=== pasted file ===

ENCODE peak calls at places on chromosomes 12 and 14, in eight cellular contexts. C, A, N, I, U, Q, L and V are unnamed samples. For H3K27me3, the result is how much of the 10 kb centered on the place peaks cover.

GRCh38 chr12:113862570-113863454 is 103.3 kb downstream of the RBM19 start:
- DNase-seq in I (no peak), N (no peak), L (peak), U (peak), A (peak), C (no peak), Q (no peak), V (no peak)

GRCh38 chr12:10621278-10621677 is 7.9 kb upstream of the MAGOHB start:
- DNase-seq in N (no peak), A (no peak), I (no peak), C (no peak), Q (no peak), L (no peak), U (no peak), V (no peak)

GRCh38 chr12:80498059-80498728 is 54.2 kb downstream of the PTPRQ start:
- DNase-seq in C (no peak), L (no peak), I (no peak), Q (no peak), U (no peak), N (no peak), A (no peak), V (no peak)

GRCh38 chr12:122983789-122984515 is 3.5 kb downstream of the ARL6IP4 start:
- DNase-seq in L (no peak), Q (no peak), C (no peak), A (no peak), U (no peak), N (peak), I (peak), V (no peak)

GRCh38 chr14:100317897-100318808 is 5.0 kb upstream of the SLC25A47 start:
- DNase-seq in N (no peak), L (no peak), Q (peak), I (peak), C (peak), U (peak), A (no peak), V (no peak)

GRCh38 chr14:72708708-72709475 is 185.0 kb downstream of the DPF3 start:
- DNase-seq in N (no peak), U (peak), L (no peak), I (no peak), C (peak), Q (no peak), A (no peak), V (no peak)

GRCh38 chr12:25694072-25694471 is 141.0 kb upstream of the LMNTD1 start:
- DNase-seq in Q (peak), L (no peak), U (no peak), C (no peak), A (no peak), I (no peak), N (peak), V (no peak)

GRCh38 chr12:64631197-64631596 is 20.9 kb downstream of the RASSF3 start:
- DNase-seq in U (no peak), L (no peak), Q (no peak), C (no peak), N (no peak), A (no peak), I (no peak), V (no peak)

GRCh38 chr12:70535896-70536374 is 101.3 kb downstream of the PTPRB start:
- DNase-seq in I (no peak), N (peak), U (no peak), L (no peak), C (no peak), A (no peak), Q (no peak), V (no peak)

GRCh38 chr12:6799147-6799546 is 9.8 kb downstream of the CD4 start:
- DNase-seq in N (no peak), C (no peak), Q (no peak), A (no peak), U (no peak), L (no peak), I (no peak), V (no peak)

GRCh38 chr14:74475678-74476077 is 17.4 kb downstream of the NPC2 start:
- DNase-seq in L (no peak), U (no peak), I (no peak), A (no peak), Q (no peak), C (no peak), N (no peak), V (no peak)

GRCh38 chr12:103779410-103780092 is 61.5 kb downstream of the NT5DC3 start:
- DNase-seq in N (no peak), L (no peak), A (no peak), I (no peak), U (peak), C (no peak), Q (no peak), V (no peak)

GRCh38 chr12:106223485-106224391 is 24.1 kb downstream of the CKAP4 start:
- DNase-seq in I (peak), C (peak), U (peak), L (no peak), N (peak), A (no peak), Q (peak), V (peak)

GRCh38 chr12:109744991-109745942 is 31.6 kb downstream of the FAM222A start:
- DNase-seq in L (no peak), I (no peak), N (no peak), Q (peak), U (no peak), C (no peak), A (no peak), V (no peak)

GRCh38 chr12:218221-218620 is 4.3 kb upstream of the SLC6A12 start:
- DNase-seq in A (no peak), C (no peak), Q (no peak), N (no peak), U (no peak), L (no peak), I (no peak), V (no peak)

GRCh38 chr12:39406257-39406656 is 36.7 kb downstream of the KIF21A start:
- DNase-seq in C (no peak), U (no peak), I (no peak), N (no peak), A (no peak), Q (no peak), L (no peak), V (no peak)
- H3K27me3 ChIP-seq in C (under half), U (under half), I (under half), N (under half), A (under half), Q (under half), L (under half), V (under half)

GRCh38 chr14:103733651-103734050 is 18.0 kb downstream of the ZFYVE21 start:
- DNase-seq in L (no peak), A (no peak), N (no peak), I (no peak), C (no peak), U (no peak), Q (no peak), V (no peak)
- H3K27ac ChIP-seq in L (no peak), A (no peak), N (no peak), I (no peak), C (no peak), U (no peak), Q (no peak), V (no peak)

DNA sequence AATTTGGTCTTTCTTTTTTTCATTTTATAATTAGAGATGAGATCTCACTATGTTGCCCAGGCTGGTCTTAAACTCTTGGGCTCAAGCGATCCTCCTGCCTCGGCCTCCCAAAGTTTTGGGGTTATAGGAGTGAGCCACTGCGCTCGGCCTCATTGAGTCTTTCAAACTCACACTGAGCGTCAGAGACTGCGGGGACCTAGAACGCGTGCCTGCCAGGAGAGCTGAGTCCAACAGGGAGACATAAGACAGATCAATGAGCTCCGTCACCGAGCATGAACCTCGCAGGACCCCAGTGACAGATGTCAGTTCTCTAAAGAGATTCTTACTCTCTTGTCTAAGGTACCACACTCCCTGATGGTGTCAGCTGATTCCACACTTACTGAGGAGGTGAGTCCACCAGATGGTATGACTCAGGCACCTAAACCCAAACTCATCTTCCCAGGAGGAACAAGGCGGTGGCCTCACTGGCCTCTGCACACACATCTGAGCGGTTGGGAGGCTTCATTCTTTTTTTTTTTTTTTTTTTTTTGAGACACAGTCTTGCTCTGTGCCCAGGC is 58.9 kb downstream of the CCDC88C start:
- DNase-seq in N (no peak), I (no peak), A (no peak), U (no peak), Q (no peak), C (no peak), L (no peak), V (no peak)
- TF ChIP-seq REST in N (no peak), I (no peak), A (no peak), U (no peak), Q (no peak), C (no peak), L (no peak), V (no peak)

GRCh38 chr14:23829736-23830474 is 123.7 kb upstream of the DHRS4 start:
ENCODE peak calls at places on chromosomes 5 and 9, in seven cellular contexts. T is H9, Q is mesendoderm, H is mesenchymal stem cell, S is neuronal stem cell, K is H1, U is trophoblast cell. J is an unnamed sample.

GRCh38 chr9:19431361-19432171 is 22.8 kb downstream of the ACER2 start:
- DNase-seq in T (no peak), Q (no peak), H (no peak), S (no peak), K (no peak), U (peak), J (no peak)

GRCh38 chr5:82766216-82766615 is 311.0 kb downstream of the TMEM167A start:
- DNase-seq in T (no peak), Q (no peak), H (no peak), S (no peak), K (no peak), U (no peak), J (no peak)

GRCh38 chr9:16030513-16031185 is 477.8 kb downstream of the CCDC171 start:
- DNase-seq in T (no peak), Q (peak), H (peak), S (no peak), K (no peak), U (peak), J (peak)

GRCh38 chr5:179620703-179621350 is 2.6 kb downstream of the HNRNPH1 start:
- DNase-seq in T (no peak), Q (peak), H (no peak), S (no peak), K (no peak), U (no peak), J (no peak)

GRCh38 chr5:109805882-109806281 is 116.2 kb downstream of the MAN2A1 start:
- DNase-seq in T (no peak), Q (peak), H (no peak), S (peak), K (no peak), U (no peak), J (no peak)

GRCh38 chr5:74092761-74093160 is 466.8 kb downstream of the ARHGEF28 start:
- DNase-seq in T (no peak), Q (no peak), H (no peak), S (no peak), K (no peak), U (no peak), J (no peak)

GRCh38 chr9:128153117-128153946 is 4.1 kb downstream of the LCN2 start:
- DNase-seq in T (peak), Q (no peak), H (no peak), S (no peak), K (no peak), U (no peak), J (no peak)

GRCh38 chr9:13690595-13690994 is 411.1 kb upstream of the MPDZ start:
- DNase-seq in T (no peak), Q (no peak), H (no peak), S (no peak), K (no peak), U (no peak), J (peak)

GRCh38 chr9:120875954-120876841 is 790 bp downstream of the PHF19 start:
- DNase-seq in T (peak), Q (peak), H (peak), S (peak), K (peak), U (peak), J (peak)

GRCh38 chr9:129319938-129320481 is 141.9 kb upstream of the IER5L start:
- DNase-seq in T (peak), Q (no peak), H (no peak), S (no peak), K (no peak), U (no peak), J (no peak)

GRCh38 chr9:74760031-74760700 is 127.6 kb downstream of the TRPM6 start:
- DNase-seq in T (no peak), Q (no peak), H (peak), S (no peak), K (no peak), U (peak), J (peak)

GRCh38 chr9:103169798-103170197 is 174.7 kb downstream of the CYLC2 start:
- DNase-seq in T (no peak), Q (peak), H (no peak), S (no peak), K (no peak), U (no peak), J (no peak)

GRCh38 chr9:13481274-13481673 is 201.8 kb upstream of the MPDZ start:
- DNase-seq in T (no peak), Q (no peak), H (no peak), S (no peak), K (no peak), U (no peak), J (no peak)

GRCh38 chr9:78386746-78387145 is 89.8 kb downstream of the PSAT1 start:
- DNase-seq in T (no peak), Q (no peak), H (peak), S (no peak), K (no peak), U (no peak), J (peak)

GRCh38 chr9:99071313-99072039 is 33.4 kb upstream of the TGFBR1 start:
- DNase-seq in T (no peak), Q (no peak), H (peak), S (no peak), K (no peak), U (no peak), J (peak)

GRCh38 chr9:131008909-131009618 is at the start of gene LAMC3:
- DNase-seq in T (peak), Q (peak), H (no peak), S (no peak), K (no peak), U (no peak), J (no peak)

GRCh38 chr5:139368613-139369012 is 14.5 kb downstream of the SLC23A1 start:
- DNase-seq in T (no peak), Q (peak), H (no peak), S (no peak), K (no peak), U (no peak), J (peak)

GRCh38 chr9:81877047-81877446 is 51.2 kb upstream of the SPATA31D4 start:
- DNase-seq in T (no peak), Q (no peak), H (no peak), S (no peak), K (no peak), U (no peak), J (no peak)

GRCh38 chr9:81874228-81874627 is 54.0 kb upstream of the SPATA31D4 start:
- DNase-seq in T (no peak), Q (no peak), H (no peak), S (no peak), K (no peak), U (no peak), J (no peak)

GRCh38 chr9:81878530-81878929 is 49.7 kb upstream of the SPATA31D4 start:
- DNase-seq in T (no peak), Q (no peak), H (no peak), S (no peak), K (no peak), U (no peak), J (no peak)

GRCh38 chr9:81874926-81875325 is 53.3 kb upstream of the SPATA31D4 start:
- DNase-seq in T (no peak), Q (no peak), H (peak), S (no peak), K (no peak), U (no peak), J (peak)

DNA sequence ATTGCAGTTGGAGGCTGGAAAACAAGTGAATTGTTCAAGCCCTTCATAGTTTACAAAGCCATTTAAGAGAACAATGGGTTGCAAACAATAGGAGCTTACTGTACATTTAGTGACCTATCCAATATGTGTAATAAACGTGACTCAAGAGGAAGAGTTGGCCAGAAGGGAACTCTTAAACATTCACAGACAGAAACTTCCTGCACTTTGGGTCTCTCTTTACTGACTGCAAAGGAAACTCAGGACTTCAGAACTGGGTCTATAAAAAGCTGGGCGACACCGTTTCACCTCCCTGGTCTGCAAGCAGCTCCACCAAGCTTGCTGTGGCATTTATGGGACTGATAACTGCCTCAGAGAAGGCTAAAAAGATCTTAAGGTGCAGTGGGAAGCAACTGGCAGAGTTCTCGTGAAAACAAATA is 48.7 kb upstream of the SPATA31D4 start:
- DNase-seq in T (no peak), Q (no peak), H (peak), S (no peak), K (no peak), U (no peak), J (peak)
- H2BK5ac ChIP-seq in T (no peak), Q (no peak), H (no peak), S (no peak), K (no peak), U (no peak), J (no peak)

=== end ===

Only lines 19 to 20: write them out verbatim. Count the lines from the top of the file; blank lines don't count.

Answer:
- DNase-seq in I (no peak), N (peak), U (no peak), L (no peak), C (no peak), A (no peak), Q (no peak), V (no peak)

GRCh38 chr12:6799147-6799546 is 9.8 kb downstream of the CD4 start: